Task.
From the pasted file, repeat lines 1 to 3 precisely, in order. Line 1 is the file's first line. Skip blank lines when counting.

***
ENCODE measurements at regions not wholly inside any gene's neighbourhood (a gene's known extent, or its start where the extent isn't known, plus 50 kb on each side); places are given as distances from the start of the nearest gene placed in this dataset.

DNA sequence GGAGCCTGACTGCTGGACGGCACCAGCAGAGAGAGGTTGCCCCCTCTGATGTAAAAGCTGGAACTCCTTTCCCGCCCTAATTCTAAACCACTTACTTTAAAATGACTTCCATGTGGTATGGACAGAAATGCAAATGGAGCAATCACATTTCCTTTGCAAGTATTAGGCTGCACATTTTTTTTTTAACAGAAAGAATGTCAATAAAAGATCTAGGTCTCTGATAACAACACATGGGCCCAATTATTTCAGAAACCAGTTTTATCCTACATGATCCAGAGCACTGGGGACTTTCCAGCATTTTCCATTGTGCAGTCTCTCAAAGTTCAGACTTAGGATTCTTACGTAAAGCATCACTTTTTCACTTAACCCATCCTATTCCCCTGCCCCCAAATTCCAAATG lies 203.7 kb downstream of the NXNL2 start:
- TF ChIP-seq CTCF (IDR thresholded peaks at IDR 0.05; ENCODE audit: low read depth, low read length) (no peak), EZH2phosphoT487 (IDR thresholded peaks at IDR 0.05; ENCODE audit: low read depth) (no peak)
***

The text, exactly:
ENCODE measurements at regions not wholly inside any gene's neighbourhood (a gene's known extent, or its start where the extent isn't known, plus 50 kb on each side); places are given as distances from the start of the nearest gene placed in this dataset.

DNA sequence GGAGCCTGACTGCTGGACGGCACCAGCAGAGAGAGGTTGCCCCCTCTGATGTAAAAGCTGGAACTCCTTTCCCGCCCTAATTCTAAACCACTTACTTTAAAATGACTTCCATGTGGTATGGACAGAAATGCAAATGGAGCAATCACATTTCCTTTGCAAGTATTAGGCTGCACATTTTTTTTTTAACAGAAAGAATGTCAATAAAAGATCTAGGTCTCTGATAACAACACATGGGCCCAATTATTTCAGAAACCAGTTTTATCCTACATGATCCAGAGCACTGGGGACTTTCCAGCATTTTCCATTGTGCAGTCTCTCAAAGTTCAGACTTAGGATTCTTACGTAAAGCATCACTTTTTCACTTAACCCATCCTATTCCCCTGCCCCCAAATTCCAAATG lies 203.7 kb downstream of the NXNL2 start:
- TF ChIP-seq CTCF (IDR thresholded peaks at IDR 0.05; ENCODE audit: low read depth, low read length) (no peak), EZH2phosphoT487 (IDR thresholded peaks at IDR 0.05; ENCODE audit: low read depth) (no peak)